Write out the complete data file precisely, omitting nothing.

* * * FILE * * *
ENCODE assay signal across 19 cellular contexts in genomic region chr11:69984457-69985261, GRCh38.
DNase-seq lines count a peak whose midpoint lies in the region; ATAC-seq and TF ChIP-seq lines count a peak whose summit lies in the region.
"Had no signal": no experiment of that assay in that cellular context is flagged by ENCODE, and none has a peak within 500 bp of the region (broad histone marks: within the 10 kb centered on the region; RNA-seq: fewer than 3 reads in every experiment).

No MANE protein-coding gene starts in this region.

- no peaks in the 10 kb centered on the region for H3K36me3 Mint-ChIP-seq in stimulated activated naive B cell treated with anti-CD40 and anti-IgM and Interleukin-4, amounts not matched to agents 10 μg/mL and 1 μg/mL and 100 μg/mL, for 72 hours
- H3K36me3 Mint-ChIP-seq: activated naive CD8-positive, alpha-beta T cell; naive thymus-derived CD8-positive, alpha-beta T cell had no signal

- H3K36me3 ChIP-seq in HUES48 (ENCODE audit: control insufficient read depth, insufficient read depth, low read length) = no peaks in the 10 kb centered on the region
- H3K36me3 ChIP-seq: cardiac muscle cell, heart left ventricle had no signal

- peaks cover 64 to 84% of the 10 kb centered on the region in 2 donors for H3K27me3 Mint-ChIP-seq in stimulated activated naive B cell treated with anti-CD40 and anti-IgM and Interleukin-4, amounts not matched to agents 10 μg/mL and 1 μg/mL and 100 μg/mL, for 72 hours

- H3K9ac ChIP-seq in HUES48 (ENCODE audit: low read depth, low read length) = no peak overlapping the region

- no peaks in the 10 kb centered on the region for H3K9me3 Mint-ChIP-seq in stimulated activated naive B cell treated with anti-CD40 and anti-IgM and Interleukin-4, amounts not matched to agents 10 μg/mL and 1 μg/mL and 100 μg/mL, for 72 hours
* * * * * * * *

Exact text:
ENCODE assay signal across 19 cellular contexts in genomic region chr11:69984457-69985261, GRCh38.
DNase-seq lines count a peak whose midpoint lies in the region; ATAC-seq and TF ChIP-seq lines count a peak whose summit lies in the region.
"Had no signal": no experiment of that assay in that cellular context is flagged by ENCODE, and none has a peak within 500 bp of the region (broad histone marks: within the 10 kb centered on the region; RNA-seq: fewer than 3 reads in every experiment).

No MANE protein-coding gene starts in this region.

- no peaks in the 10 kb centered on the region for H3K36me3 Mint-ChIP-seq in stimulated activated naive B cell treated with anti-CD40 and anti-IgM and Interleukin-4, amounts not matched to agents 10 μg/mL and 1 μg/mL and 100 μg/mL, for 72 hours
- H3K36me3 Mint-ChIP-seq: activated naive CD8-positive, alpha-beta T cell; naive thymus-derived CD8-positive, alpha-beta T cell had no signal

- H3K36me3 ChIP-seq in HUES48 (ENCODE audit: control insufficient read depth, insufficient read depth, low read length) = no peaks in the 10 kb centered on the region
- H3K36me3 ChIP-seq: cardiac muscle cell, heart left ventricle had no signal

- peaks cover 64 to 84% of the 10 kb centered on the region in 2 donors for H3K27me3 Mint-ChIP-seq in stimulated activated naive B cell treated with anti-CD40 and anti-IgM and Interleukin-4, amounts not matched to agents 10 μg/mL and 1 μg/mL and 100 μg/mL, for 72 hours

- H3K9ac ChIP-seq in HUES48 (ENCODE audit: low read depth, low read length) = no peak overlapping the region

- no peaks in the 10 kb centered on the region for H3K9me3 Mint-ChIP-seq in stimulated activated naive B cell treated with anti-CD40 and anti-IgM and Interleukin-4, amounts not matched to agents 10 μg/mL and 1 μg/mL and 100 μg/mL, for 72 hours